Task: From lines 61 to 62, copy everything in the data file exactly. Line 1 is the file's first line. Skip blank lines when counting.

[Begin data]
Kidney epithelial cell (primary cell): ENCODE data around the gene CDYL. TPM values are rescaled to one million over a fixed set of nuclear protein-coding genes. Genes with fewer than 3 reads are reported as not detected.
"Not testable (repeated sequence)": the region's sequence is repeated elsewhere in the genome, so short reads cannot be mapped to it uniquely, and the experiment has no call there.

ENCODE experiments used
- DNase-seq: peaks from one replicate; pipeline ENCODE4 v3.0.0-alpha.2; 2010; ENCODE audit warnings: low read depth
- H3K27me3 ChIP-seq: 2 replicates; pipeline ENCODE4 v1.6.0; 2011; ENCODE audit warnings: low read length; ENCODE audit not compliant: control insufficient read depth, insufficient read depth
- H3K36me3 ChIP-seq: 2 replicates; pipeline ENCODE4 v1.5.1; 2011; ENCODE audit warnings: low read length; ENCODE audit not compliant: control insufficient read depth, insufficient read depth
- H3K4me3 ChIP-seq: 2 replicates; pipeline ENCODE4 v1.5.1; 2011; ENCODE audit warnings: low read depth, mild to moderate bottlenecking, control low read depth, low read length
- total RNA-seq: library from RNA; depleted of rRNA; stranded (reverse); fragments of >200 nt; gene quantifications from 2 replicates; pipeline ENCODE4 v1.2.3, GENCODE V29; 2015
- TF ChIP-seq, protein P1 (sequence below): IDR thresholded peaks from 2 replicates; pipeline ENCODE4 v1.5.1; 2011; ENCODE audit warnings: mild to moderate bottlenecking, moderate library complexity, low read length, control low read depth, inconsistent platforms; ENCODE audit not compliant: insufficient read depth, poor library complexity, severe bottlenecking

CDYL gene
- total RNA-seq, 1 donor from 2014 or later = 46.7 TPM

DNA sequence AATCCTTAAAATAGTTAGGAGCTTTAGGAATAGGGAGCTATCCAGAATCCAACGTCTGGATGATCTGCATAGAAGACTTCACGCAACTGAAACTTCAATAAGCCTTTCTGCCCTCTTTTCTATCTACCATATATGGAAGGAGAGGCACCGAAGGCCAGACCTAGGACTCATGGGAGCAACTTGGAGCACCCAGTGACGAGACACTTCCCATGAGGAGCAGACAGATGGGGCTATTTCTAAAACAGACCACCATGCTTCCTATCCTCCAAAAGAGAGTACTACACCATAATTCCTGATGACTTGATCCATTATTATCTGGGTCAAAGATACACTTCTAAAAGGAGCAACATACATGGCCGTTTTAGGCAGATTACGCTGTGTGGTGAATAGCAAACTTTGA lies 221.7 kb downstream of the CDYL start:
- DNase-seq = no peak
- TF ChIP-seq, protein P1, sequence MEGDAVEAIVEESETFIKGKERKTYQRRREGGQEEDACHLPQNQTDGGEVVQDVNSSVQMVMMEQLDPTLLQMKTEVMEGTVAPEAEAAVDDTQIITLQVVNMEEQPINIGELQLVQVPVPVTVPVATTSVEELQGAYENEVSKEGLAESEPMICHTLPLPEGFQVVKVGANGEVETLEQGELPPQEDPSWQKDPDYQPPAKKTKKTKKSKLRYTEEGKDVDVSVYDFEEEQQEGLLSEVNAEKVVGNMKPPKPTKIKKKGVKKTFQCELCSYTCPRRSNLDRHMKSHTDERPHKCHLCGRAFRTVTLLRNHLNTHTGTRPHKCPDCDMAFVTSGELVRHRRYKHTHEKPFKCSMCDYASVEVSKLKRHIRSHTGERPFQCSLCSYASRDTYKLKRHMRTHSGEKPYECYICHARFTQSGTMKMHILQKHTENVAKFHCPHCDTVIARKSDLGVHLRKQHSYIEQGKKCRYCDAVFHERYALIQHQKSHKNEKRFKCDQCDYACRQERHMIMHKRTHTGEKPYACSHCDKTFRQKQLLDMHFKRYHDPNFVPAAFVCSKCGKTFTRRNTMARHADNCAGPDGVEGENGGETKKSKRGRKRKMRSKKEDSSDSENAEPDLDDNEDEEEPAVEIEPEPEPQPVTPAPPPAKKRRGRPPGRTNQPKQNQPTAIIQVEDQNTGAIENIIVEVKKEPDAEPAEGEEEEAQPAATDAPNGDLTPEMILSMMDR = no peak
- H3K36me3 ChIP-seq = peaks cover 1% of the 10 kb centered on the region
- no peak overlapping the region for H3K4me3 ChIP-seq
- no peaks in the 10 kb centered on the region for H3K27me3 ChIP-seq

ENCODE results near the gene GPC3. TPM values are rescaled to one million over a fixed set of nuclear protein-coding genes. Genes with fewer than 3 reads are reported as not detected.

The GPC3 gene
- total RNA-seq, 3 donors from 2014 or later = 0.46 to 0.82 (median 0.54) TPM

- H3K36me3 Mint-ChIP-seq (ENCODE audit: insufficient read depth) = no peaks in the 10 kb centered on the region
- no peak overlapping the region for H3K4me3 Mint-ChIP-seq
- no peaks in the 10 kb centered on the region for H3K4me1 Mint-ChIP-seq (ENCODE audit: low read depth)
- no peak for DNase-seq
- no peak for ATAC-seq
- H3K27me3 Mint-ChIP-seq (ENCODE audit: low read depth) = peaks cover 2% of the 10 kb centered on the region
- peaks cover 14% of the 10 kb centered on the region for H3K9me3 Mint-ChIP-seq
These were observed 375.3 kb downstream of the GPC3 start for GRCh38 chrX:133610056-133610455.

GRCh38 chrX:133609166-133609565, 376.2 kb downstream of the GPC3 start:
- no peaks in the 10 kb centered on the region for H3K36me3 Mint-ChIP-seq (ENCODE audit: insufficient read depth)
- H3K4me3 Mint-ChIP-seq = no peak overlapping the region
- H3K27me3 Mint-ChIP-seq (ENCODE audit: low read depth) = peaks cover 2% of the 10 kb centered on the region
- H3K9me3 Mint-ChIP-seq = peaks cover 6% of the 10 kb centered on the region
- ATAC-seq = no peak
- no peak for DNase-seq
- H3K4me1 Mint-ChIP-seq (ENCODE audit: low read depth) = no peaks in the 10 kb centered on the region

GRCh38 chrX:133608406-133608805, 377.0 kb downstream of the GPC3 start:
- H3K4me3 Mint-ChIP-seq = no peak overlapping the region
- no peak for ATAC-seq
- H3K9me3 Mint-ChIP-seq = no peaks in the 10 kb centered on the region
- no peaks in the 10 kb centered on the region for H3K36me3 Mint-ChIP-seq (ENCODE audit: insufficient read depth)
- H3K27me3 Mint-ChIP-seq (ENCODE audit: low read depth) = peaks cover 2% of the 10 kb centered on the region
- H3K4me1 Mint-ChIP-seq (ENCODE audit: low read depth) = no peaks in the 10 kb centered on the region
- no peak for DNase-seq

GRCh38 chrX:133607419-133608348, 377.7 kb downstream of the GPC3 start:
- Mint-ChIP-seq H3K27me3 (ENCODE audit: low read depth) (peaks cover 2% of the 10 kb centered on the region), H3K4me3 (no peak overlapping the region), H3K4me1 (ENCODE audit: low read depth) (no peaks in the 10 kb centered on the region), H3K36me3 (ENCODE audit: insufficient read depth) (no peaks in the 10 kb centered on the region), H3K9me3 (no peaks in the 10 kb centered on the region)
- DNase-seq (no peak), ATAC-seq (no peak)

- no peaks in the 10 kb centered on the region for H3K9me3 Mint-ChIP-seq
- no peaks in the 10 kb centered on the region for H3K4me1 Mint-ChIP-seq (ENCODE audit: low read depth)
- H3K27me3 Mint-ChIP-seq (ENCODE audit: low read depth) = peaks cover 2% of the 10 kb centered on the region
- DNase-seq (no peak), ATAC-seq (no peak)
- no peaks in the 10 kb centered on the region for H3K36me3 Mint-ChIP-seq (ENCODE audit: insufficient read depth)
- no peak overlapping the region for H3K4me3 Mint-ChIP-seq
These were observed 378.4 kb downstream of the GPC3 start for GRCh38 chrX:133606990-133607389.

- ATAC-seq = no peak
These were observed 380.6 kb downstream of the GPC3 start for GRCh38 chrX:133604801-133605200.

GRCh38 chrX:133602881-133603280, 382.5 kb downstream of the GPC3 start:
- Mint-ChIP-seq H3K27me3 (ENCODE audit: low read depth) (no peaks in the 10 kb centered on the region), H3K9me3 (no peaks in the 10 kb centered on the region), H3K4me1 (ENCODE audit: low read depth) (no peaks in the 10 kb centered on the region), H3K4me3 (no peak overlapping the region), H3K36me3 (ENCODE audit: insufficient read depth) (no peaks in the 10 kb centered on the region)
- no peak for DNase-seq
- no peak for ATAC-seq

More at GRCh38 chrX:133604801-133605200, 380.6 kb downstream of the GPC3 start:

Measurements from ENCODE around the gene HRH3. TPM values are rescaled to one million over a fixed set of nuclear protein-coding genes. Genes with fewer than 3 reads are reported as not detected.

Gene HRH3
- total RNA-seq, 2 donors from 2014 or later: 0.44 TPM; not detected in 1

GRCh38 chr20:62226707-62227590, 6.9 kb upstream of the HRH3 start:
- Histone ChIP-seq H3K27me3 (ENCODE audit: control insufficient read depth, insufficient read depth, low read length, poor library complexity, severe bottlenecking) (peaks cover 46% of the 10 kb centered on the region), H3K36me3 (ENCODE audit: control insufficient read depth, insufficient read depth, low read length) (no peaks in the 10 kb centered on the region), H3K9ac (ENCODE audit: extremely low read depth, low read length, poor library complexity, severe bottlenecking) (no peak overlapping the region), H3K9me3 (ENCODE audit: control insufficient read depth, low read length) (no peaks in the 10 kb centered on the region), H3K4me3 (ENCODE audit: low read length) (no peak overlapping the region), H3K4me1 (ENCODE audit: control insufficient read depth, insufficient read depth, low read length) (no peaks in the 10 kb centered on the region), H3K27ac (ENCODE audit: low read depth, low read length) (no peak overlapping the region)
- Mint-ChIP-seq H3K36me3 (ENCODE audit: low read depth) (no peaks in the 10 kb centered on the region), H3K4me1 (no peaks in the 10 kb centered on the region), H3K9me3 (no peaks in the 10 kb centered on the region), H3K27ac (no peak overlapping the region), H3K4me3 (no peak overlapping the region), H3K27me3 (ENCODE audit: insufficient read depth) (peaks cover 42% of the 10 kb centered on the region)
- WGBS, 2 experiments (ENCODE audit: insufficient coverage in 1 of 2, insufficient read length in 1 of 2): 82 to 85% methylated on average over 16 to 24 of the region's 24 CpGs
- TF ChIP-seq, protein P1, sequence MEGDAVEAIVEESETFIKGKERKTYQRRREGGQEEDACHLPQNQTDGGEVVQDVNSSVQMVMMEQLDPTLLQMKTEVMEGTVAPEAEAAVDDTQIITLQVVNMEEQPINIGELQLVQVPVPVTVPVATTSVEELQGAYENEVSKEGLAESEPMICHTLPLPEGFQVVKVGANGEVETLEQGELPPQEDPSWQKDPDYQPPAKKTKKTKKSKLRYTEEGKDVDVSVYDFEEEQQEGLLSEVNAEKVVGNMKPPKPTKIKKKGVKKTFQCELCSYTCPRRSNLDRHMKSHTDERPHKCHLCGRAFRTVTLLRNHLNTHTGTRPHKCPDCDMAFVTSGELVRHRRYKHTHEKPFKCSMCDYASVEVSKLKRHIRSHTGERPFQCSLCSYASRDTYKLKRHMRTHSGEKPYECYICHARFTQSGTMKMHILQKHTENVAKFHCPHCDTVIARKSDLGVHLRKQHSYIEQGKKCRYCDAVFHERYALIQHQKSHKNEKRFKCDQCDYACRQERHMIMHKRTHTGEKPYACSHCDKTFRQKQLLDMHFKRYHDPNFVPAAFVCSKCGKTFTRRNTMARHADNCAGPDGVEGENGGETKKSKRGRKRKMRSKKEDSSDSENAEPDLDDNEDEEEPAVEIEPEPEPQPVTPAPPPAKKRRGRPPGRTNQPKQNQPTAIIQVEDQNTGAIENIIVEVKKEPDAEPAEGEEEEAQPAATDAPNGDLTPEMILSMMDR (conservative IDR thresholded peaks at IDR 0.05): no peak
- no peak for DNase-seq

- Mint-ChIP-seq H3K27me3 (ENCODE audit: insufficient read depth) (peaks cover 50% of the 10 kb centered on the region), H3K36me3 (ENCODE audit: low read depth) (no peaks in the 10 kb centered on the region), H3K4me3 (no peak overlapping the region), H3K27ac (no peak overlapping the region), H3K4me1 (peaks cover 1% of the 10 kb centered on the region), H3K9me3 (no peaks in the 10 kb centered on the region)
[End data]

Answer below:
More at GRCh38 chrX:133604801-133605200, 380.6 kb downstream of the GPC3 start:

Measurements from ENCODE around the gene HRH3. TPM values are rescaled to one million over a fixed set of nuclear protein-coding genes. Genes with fewer than 3 reads are reported as not detected.